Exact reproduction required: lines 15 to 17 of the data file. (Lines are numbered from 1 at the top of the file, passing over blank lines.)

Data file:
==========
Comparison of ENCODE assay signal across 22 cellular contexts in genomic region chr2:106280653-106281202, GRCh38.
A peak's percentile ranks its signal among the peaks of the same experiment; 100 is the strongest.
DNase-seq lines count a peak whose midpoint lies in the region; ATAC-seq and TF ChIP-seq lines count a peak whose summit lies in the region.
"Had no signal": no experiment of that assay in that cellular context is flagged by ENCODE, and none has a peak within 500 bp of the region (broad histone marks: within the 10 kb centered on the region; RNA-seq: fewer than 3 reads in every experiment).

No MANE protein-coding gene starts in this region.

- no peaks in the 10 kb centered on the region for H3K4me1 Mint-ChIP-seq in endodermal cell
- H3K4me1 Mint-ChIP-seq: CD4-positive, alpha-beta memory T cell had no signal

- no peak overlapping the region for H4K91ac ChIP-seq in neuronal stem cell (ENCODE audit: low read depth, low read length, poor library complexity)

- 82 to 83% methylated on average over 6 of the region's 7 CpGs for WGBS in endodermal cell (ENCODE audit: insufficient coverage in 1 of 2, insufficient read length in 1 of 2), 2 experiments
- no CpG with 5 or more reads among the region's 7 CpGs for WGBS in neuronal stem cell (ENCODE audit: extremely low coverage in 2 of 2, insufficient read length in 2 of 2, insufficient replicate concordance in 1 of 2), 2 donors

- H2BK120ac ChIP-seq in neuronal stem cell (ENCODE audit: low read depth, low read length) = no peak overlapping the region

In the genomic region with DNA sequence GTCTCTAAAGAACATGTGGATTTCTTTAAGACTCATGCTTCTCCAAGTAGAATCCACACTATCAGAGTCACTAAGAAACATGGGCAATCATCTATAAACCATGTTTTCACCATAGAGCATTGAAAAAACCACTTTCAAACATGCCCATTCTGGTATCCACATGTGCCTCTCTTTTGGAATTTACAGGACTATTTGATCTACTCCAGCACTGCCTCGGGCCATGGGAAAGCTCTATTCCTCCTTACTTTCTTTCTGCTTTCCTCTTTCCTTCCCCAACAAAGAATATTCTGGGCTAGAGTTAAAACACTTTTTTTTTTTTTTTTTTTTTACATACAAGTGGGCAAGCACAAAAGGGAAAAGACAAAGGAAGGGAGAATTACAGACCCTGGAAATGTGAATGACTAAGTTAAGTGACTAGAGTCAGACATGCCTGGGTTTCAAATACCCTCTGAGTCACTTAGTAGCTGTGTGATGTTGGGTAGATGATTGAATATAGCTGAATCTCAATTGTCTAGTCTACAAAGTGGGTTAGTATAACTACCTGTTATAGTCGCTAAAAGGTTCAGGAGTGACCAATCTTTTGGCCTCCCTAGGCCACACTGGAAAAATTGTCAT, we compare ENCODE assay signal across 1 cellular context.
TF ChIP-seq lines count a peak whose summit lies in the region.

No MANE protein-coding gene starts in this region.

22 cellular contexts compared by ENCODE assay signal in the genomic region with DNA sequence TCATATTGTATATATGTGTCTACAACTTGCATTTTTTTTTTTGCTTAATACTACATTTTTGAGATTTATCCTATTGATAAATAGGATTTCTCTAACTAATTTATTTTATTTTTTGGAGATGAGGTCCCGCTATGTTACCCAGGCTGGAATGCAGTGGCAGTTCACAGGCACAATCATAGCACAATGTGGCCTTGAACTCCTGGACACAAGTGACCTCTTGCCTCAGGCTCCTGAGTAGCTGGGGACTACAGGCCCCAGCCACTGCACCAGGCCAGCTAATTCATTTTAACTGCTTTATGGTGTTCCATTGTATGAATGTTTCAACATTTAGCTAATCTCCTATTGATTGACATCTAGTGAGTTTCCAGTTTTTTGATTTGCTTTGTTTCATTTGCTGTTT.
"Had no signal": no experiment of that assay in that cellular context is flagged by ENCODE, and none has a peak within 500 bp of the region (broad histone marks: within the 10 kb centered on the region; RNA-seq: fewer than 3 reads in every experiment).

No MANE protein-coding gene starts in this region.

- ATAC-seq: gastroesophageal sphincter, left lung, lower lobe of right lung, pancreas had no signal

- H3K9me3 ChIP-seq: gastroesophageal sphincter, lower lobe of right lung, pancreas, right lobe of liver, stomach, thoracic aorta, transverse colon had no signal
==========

22 cellular contexts compared by ENCODE assay signal in the genomic region with DNA sequence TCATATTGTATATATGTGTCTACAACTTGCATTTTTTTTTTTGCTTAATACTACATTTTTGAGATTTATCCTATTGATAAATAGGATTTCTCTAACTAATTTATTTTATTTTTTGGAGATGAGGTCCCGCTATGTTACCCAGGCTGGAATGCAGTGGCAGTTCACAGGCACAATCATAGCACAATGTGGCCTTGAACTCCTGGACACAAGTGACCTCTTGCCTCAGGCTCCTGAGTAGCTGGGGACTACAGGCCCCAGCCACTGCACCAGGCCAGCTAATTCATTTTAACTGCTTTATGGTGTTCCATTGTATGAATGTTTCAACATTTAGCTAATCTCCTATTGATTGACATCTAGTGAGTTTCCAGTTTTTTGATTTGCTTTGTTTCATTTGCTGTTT.
"Had no signal": no experiment of that assay in that cellular context is flagged by ENCODE, and none has a peak within 500 bp of the region (broad histone marks: within the 10 kb centered on the region; RNA-seq: fewer than 3 reads in every experiment).

No MANE protein-coding gene starts in this region.